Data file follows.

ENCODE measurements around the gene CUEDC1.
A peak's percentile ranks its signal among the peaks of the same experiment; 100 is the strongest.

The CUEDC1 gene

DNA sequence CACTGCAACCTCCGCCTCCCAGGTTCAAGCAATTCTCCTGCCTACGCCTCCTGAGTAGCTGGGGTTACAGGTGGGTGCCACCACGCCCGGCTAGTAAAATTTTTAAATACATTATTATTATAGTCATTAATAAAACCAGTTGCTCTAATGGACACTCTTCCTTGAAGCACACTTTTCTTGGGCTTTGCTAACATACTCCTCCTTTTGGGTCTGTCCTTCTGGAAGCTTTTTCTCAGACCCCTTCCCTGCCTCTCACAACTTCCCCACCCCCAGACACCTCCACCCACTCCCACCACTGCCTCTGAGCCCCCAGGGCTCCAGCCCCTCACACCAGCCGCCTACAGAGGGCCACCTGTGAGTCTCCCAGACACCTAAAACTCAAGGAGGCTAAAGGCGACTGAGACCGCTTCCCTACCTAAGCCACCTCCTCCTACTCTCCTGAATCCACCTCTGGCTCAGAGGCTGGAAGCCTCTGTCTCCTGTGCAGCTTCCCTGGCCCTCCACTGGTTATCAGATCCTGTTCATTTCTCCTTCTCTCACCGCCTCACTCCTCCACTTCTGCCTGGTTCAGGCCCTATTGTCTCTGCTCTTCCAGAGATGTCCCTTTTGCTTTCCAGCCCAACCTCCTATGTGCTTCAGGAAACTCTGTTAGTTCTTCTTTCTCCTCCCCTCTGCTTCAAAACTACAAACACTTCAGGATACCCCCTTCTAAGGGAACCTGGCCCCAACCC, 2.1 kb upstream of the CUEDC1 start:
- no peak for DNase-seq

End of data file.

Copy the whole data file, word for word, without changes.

ENCODE measurements around the gene CUEDC1.
A peak's percentile ranks its signal among the peaks of the same experiment; 100 is the strongest.

The CUEDC1 gene

DNA sequence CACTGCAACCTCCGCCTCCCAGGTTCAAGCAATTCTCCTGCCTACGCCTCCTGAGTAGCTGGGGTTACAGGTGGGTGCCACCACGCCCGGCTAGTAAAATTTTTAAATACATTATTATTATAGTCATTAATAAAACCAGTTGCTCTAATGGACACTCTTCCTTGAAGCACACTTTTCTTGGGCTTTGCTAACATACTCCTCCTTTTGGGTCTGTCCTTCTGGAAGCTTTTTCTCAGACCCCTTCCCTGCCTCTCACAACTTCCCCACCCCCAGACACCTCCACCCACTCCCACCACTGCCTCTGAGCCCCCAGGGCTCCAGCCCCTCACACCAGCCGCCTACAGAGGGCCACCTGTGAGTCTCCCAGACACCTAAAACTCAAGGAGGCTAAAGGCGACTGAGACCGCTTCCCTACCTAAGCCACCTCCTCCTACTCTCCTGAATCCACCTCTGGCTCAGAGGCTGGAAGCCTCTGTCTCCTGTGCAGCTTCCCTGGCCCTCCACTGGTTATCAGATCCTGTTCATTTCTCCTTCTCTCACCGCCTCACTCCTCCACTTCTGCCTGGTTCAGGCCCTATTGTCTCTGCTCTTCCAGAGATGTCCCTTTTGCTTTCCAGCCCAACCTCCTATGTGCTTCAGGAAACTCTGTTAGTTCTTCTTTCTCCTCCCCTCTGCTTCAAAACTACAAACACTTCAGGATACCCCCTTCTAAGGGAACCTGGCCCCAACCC, 2.1 kb upstream of the CUEDC1 start:
- no peak for DNase-seq